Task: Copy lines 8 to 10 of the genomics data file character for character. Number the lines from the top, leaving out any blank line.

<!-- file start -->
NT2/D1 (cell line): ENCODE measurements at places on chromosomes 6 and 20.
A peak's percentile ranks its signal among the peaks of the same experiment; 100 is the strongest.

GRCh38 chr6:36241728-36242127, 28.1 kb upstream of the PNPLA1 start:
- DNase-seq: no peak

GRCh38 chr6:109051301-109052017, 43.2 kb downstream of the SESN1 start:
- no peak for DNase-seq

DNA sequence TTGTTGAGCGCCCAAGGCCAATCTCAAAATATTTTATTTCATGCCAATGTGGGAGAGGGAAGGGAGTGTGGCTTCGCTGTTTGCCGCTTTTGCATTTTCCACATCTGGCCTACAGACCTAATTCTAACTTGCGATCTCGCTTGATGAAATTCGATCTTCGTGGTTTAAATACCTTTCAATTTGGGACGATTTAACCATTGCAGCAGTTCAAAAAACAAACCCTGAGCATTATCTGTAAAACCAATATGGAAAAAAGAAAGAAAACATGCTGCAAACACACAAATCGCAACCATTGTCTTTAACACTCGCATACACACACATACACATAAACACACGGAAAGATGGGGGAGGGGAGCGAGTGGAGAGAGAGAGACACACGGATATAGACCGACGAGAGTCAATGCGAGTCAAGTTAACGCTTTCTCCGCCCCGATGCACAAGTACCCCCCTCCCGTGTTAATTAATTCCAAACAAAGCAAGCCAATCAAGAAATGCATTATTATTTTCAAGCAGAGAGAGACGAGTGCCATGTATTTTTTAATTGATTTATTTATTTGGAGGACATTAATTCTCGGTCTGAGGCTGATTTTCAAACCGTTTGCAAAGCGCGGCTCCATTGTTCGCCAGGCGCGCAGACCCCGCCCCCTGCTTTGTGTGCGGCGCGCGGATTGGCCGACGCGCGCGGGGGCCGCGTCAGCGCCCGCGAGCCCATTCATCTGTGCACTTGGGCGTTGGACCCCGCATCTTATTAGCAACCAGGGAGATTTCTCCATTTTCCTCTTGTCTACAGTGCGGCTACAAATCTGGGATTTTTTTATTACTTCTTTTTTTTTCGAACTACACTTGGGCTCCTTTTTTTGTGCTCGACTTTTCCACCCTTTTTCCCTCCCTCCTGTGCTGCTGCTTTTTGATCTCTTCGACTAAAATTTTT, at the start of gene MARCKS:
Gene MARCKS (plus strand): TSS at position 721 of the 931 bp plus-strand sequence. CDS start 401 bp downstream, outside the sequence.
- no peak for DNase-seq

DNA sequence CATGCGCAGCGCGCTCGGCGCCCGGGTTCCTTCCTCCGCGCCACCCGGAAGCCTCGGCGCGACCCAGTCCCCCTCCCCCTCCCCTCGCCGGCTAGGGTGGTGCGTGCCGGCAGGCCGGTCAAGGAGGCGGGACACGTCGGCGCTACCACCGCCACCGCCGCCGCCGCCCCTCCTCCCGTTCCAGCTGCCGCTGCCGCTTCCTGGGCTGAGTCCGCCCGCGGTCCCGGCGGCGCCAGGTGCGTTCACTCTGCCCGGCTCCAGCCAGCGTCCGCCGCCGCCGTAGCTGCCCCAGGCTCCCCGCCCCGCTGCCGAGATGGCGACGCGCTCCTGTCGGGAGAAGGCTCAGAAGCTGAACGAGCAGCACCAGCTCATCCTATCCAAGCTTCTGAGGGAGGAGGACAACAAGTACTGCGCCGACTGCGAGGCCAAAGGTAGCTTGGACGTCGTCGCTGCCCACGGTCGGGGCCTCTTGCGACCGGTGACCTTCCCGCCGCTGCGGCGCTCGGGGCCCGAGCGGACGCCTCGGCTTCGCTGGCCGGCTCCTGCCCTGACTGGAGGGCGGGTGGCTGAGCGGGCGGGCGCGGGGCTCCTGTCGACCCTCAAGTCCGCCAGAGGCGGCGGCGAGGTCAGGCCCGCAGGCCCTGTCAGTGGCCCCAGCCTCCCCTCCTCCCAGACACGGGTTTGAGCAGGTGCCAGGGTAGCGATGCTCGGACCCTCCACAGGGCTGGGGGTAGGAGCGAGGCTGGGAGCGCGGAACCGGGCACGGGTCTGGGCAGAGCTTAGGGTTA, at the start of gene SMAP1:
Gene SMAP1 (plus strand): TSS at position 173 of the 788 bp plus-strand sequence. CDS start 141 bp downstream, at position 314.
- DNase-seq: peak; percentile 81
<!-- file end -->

Gene MARCKS (plus strand): TSS at position 721 of the 931 bp plus-strand sequence. CDS start 401 bp downstream, outside the sequence.
- no peak for DNase-seq

DNA sequence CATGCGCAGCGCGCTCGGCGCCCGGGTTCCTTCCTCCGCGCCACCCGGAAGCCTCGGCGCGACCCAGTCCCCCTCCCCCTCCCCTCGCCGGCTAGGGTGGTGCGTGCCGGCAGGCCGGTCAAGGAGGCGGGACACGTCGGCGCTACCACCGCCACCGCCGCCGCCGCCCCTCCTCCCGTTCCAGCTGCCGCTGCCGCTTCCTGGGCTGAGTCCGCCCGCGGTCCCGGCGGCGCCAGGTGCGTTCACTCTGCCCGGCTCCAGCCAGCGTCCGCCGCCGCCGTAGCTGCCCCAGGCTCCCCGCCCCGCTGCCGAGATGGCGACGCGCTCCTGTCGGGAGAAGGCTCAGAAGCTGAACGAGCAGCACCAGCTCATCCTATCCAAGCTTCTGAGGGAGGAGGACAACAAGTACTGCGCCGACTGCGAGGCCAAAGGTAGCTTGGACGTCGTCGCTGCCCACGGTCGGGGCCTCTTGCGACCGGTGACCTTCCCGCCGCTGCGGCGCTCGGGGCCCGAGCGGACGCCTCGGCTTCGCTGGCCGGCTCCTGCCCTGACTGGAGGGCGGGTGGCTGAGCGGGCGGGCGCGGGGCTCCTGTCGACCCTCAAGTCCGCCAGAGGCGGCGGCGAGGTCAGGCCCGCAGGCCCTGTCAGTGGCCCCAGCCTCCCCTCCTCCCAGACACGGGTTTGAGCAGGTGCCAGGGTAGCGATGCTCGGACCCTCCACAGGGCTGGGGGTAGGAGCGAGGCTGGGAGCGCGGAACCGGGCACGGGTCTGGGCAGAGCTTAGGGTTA, at the start of gene SMAP1: